Use a Guitar Humidifier and Your Guitar won't Crack Up!
What is a guitar humidifier, how does it work, and why should I spend my hard-earned money on it? Those are all good questions. Let's look at the answers.
A guitar humidifier in its most basic form is a sponge in a plastic housing. When you get it damp and suspend it in your guitar in its case, it keeps your guitar from getting too dry.
What's too dry and how does it happen? Ideally an acoustic guitar should be kept at a relative humidity of 40-50%. In arid areas like the American Southwest or in climates that get cold enough to need a lot of forced heat in the winter, low humidity conditions occur.
Some people use whole house or room humidifiers and that really helps. Guitar humidifiers are for those who don't use them or who think that they could use a little boost.
TYPES OF GUITAR HUMIDIFIERS
Guitar humidifiers fall into several different types. One type is kept in the case but not in the guitar itself. The advantage of this type is that there's less chance of moisture coming into contact with the instrument.
It will also help to treat the entire guitar since it isn't confined to the inside of the guitar body. The disadvantage is that if however it's attached to the case stops working, you end up with a hard plastic object banging against your guitar.
The next kind that we'll look at is the type that covers the soundhole.
The benefit of this type is that all of the moisture that is released is kept in the body of the guitar. That's also the problem with it.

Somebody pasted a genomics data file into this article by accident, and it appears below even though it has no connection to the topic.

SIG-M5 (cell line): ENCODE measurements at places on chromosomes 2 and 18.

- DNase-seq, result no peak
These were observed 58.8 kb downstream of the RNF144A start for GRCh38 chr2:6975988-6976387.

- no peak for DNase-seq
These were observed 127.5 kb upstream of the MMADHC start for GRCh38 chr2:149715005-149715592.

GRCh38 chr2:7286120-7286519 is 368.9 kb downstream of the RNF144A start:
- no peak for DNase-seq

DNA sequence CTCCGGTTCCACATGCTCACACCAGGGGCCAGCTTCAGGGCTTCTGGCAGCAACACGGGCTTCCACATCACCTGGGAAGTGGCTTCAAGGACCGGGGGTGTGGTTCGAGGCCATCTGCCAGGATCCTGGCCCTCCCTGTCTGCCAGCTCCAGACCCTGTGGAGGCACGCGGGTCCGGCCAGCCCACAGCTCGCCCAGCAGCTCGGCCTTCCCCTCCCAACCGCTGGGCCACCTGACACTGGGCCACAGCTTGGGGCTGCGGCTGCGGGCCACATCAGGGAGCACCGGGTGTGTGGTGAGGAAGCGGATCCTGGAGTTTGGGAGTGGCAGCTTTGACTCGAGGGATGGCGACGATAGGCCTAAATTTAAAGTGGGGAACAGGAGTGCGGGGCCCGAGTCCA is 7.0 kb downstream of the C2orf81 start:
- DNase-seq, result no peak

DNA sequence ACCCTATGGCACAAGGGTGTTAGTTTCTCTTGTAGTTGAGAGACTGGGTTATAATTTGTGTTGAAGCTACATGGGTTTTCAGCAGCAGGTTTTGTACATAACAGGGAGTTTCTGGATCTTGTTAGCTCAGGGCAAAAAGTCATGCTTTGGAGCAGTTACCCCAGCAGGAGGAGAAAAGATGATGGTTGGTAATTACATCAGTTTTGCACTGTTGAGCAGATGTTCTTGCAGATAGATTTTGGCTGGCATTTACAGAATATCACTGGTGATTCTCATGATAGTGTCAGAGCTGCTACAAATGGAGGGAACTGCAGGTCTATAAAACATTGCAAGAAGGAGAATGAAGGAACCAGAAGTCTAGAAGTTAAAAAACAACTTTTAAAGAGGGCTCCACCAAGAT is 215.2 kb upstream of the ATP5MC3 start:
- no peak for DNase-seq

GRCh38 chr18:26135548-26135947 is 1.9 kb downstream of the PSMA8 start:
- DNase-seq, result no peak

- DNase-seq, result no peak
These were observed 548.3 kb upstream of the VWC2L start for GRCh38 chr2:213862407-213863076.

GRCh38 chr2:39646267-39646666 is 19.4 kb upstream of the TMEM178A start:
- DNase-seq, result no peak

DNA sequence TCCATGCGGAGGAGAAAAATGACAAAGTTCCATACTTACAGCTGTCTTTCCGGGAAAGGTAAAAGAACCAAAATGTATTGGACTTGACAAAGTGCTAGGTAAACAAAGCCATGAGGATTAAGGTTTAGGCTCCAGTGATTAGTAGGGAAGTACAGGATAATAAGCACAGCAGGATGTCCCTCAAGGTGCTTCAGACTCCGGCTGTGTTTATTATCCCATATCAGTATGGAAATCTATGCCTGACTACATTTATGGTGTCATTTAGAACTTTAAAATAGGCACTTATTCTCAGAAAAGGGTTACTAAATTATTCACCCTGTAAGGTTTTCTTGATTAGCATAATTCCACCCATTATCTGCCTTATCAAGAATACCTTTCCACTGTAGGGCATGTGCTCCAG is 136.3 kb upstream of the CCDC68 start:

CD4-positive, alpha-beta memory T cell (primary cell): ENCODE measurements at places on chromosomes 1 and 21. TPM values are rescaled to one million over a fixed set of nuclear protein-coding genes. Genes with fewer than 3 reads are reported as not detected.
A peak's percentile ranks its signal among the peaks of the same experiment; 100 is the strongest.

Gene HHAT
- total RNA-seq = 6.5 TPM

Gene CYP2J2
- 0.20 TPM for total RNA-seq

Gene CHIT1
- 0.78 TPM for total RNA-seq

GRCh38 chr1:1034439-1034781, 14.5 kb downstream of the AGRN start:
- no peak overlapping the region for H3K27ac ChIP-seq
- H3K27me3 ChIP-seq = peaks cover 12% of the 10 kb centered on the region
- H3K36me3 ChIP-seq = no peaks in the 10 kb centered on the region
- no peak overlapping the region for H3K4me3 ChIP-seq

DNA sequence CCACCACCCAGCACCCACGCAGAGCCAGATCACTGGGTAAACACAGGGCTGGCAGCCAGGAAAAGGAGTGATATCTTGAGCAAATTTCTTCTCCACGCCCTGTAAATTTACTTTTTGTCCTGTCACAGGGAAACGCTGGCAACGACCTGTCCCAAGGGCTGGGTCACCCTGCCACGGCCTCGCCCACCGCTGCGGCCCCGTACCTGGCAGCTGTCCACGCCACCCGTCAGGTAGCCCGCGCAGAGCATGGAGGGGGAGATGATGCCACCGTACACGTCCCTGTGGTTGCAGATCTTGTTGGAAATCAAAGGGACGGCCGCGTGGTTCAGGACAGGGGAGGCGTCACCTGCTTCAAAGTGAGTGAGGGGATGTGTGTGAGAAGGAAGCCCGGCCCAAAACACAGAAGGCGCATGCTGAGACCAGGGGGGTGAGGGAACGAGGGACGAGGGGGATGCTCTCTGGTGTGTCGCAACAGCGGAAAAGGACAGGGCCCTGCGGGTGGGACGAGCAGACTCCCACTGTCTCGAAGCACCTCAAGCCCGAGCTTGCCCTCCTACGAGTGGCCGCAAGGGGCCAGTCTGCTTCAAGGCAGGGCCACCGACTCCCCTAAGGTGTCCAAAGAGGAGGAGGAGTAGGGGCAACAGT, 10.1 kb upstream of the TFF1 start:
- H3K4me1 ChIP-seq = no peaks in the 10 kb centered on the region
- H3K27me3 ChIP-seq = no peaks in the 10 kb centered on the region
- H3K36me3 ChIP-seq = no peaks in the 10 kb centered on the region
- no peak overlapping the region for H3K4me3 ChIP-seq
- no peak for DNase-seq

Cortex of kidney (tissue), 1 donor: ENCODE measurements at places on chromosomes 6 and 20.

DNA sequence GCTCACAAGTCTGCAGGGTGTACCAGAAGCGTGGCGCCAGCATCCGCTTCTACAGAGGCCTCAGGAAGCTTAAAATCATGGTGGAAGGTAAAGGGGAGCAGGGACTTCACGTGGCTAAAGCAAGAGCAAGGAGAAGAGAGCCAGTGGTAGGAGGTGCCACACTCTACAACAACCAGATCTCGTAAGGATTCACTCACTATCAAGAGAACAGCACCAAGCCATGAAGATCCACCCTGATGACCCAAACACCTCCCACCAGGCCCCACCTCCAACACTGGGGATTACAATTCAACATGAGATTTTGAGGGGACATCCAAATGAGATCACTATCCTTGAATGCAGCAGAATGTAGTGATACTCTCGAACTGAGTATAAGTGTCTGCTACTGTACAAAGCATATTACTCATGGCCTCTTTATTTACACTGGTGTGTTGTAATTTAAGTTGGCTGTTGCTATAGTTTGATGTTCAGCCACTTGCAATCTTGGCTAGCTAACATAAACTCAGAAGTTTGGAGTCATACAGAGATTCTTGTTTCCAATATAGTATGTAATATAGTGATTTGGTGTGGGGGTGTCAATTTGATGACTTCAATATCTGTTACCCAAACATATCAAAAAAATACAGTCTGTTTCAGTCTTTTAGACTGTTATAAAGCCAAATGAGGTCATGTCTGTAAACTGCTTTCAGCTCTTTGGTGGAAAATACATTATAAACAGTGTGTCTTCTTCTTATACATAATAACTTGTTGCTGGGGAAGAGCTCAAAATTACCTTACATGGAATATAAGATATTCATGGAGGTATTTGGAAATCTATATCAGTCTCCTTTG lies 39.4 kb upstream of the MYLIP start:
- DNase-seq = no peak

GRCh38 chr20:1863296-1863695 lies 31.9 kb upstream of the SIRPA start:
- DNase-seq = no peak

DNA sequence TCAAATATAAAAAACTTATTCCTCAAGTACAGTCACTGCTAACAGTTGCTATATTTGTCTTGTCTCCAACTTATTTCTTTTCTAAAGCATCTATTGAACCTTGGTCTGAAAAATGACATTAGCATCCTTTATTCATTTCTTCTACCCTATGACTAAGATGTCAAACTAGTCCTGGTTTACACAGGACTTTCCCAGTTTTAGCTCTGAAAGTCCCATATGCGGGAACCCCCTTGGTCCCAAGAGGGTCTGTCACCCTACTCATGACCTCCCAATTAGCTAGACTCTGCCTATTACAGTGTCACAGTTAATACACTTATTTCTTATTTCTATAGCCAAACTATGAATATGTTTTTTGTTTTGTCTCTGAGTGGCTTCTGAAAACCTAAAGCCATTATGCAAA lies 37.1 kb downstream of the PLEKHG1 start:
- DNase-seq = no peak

None of the moisture is allowed out to keep the rest of the guitar humidified. They may or may not fit based on the size of the soundhole of your guitar.
The final type that we're going to look at hangs inside the body of the guitar. The classic in this style is the Dampit.
With these humidifiers, you dampen them then suspend them from the strings. They dangle inside the guitar. Like the others that we've looked at, there are pros and cons to these.
The advantages are that they don't come into contact with the wood of the instrument itself. Since they don't cover the soundhole, they allow moisture to treat the rest of the guitar.
Let me explain. For the Dampit to work like described, you have to get rid of the little plastic cover that comes with it. Instead of clipping the humidifier to the cover and covering the soundhole, clip the humidifier to one of the strings.
The disadvantages of these guitar humidifiers is that if you don't check it every couple of days it can dry out and you won't know it. They also seem to only last for a couple of seasons. However, they have been around the longest and a lot of people are very comfortable using them.
Here's a sad and scary story. I know a man who bought a nice Taylor nylon string guitar right after that model was introduced. He bought the guitar for his adult niece.
The man who bought the guitar also bought a guitar humidifier and instructed his niece on how to use it. This happened in the upper Mid-west in the U.S. The winter temperatures were very cold and most homes and businesses were heated so much that Satan would have felt right at home.
The niece had the mistaken idea that since her home was on the bank of a river that there was enough humidity to take care of her guitar. So she didn't humidify her guitar.
I had seen the guitar new. The next time I saw the guitar, it had collapsed on itself. I could look into the soundhole and read a newspaper through the hole in it's side. Taylor repaired the damages for a moderate cost. It was the best of a bad situation type ending. So, that's a long winded way to say "use your humidifier".
Finding the right
for your needs will extend the life of your guitar and your enjoyment of it.
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